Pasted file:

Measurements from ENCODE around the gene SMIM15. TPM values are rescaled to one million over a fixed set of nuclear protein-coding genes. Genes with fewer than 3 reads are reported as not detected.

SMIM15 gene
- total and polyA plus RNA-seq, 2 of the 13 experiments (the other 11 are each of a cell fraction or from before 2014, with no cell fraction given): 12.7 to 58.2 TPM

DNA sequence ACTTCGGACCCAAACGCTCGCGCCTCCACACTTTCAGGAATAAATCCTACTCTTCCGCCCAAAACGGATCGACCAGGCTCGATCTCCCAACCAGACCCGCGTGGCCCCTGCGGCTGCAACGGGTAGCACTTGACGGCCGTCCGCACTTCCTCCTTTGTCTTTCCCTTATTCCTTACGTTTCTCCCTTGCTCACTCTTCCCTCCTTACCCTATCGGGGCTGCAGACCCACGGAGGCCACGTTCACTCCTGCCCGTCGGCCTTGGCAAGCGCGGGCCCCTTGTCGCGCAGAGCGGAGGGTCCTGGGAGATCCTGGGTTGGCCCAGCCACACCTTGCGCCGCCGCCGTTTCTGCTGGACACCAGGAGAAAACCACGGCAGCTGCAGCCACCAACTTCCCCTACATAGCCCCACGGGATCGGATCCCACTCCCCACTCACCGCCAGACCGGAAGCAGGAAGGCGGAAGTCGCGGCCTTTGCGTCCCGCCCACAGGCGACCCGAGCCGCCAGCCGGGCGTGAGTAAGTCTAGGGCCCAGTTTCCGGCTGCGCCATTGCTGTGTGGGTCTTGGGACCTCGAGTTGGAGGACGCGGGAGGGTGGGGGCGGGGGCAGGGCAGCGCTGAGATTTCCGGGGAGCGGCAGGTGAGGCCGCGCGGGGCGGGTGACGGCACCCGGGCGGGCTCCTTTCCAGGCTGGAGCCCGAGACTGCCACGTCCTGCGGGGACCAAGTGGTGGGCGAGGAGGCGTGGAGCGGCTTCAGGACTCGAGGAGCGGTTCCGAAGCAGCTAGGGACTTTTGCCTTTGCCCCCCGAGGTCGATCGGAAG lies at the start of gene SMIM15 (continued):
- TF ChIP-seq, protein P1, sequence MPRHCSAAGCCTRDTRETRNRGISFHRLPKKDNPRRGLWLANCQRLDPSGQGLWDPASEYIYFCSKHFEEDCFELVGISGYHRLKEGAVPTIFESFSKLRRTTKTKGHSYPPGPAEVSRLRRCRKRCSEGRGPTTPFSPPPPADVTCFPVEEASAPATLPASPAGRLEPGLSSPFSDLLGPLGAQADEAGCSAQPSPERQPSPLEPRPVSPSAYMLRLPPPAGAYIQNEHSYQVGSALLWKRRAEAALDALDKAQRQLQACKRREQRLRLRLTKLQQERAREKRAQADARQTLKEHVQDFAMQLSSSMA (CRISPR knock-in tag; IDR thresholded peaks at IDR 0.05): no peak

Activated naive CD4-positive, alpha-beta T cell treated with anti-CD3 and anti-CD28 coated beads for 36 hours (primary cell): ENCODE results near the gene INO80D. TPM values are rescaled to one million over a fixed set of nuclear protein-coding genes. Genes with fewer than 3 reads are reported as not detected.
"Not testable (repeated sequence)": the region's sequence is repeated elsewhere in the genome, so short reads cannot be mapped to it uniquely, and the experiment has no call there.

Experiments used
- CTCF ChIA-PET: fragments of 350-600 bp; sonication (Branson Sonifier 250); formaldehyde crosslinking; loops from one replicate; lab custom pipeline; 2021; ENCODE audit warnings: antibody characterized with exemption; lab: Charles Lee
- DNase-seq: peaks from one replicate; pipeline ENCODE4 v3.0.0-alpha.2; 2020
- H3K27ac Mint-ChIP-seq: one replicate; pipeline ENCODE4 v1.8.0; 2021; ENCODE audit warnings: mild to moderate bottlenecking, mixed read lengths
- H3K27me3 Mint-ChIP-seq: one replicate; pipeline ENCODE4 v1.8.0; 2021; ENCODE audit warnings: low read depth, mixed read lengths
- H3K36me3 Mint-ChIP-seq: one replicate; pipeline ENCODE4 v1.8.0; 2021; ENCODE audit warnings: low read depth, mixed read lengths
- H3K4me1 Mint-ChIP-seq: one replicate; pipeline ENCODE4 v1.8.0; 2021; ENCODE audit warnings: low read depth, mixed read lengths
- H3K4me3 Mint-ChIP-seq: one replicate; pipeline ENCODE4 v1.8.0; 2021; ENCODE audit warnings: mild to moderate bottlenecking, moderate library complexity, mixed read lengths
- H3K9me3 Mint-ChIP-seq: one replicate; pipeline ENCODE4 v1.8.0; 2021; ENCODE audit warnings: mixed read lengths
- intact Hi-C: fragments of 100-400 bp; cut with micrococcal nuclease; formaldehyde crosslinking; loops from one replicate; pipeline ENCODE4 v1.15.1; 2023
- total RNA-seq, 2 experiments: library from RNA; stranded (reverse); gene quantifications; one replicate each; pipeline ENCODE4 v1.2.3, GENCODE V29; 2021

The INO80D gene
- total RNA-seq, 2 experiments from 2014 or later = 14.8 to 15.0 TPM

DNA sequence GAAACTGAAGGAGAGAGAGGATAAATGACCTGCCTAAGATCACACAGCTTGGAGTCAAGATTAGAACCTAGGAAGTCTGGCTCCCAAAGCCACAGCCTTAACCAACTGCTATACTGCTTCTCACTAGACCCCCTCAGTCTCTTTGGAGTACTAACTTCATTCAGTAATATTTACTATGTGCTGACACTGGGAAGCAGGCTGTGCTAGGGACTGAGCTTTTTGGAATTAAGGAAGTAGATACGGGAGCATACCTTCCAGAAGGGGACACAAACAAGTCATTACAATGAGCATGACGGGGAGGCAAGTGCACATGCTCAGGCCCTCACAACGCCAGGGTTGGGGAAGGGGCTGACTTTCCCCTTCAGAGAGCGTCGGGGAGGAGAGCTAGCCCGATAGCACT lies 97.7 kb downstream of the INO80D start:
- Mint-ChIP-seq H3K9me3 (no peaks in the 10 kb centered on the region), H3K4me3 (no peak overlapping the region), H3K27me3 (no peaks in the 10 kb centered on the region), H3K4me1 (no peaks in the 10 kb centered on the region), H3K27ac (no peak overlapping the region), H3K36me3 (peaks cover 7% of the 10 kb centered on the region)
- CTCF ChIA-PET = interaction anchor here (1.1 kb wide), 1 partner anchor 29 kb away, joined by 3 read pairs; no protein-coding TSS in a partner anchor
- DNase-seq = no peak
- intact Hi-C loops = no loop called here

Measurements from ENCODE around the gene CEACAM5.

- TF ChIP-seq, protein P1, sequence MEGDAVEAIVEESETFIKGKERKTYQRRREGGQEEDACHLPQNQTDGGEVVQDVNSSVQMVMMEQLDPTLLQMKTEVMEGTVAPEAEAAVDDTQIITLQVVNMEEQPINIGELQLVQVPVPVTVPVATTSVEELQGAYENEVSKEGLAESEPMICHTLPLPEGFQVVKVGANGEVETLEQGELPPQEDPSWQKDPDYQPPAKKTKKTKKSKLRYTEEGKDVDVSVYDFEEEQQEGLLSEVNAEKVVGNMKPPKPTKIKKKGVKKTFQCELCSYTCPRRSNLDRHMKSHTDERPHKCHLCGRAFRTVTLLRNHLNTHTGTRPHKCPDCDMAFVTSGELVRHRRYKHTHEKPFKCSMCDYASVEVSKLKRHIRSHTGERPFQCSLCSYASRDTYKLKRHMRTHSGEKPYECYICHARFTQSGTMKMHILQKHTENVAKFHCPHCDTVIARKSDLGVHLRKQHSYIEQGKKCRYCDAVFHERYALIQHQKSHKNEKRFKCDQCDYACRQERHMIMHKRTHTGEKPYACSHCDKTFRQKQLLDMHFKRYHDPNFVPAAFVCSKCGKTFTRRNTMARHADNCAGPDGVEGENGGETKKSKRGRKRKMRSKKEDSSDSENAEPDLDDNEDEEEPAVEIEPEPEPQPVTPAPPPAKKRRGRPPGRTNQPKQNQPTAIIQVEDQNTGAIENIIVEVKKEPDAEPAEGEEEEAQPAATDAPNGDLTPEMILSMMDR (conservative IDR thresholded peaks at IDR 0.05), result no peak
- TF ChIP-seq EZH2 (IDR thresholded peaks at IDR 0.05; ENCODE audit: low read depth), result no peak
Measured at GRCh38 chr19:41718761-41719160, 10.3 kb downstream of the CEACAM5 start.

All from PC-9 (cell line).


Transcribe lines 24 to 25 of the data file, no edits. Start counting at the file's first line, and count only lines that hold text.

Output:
- DNase-seq = no peak
- intact Hi-C loops = no loop called here